Charles Babbage: Laplace, Bayes and Hume on Miracles

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On 18 October 1871, the English inventor Charles Babbage (1791–1871) passed away. He is remembered for contributions in mathematics, mechanical engineering and philosophy and is sometimes considered the “Father of the computer” for originating the idea of a programmable calculator.

As a contributor to the 19th century apologetics series “The Bridgewater Treatises,” he had considered miracles in light of the mathematical principles of induction. Reference: “The Ninth Bridgewater Treatise. A Fragment” (Philadelphia, PA: Lea & Blanchard, 1841), 270 pgs.

He begins the mathematical section of the text by considering the Laplace law of succession for the improbable event that a person would resurrect (P(Rₙ₊₁)) from the dead (after a very large number, “n”, have died without resurrection):

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Next, he considers the Bayes rule for total probability, with a given number (m) of possibly-lying (P(¬Wₘ)), or possibly-truthful, (P(Wₘ)), witnesses reporting an actual hoax (P(¬Rₙ₊₁)), or an actual resurrection (P(Rₙ₊₁)):
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Bertram Brockhouse: Moral Implications of Material World

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On 13 October 2003, Bertram Brockhouse (1918 –2003) passed away in Hamilton, Ontario, Canada. He was co-awarded the 1994 Nobel Prize in Physics with Clifford Shull (1915–2001) “for pioneering contributions to the development of neutron scattering techniques for studies of condensed matter,” in particular “for the development of neutron spectroscopy.”

Prof. Brockhouse had thematically framed his Nobel Lecture around the conflict between whether physics was restricted to only a pragmatic materialism, or whether it allowed moral metaphors.

“The Grand Atlas comprises ‘maps’ of the world we live in, metaphorical maps which just might prove to be metaphysical, maps that link percepts with other percepts, by means of theory. On a pragmatic view, as on a religious view, theory and concepts are held in faith… Beyond that, theory and concepts go to constitute a language in which the scientistic matters at issue can be formulated and discussed.

“At a given epoch of the ‘state-of-the-art’ there are applications visible – technological or scientific applications – and also perhaps moral implications which go to forbid or enjoin them. And there can be metaphors visible, which modelled upon, may ultimately find places as theory held in faith, in the Grand Atlas. So that metaphors too are to be watched for their moral implications; nuclear fission, nuclear fusion are examples. Might it not be better that these notions never have been thought?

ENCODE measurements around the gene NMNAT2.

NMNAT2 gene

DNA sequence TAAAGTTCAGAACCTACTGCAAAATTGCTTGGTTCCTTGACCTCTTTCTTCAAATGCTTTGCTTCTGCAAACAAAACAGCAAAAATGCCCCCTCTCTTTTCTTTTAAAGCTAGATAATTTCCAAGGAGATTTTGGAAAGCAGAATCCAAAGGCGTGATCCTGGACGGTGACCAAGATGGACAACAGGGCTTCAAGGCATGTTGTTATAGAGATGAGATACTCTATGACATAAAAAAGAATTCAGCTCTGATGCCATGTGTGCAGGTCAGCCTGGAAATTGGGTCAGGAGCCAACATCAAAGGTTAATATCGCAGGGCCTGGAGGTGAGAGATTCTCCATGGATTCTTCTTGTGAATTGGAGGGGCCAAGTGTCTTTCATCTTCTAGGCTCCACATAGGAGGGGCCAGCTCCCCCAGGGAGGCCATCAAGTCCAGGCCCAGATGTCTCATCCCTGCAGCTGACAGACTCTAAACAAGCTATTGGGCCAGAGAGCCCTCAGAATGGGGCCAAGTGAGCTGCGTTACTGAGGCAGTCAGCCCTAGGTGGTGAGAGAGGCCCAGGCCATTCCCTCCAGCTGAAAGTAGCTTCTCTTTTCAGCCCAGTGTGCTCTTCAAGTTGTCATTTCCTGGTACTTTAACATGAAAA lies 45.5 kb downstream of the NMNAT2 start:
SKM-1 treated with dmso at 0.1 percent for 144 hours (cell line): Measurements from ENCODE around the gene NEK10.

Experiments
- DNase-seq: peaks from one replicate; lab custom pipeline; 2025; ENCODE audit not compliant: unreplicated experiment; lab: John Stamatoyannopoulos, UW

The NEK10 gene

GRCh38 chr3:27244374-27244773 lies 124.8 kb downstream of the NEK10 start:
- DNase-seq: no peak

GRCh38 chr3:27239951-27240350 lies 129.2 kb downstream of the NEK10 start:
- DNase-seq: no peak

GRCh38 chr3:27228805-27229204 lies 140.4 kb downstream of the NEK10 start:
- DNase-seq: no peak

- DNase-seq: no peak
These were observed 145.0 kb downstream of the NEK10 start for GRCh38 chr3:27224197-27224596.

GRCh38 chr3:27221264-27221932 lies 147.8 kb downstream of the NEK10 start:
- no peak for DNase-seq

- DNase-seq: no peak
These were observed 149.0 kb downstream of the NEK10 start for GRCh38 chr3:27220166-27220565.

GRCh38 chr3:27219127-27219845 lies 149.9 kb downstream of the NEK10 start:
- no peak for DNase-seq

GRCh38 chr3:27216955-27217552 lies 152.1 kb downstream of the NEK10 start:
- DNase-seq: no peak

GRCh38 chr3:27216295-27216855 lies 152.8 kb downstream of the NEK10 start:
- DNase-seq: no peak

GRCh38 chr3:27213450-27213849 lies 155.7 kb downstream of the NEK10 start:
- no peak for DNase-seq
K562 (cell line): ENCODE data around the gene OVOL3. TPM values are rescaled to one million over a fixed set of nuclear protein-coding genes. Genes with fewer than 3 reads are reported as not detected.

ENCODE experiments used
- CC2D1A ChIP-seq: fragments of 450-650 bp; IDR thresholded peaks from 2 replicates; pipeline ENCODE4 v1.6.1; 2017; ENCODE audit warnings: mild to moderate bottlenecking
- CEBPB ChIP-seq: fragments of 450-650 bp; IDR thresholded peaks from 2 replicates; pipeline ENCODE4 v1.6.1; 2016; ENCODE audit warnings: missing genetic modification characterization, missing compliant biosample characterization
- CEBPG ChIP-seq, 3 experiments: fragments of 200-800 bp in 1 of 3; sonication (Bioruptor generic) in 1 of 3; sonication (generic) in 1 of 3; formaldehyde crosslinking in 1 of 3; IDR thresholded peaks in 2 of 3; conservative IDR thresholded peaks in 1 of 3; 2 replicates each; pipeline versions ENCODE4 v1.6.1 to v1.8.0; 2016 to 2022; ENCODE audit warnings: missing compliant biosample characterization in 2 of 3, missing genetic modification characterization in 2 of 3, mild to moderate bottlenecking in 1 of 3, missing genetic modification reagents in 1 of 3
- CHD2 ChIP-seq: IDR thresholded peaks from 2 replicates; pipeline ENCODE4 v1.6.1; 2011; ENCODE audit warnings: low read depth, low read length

“In the world to which the Grand Atlas applies, there is an enduring tension: additional evidence increases the reasonableness of accepting the concepts as actual entities or even as moral, not merely mental, realities – but the burden of proof can always be shifted to the opposite side.”

Referenced:
Brockhouse, Bertram Neville. “Nobel Lecture: Slow Neutron Spectroscopy and the Grand Atlas of the Physical World.” Stockholm, Sweden. 8 Dec 1994.
Image: © TheFamousPeople(dot)com.

Ferid Murad: Possibilities of Faith for a Scientist

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September 14 marks the birthday of Ferid Murad (b.1936), the 1998 Nobel Laureate in Physiology or Medicine for “discoveries concerning nitric oxide as a signalling molecule in the cardiovascular system.”

In the cardiovascular system, nitric oxide (“•NO”) can freely diffuse across cell membranes and provide an intercellular signaling mechanism. A review article with more information: Liu, Victor WT, and Paul L. Huang. “Cardiovascular Roles of Nitric Oxide: A Review of Insights from Nitric Oxide Synthase Gene Disrupted Mice.” Cardiovascular Research 77.1 (2008): 19-29.

Dr. Murad provided some reflections on scientific research and the possibility of religious faith in an interview at his alma mater Depauw University:

 “‘Science is about seeking the truth. The existence of god is irrelevant to a scientist, as is his or her faith. It is possible to have faith and be a scientist at the same time; it is also possible to be an atheist and a scientist at the same time. There are some researchers, however, whose faith and religion tend to distort the facts. That’s not going to lead to high-quality science… Science is all about getting to the facts — to information: how creatures are “created” and evolve, including on other planets too where there could be life.’”

His Nobel autobiography included some additional background: “[M]y brothers became Catholic when they married Catholic wives and I was baptized Episcopalian in college. My wife of more than forty years is Presbyterian, two of our daughters married Jewish men and one married a Catholic man… Throughout college…I would take additional classes at one of the local extensions of Indiana University for additional math or literature classes in order to take more courses in biology, chemistry, physics or Greek and Latin at DePauw. The Greek and Latin courses in high school and college were of great value subsequently in learning the root derivatives of many scientific words… ”

Referenced:
“Nobel Laureate Ferid Murad ’58 Discusses ‘Beauty of Science’ in Nature.” Depauw University. News & Media. 19 Oct 2011.
Murad, Ferid. “Nobel Biography.” ©Nobel Foundation 2005. Web 14 Sept 2018.
Image: Portrait of Ferid Murad by Isabel Pino.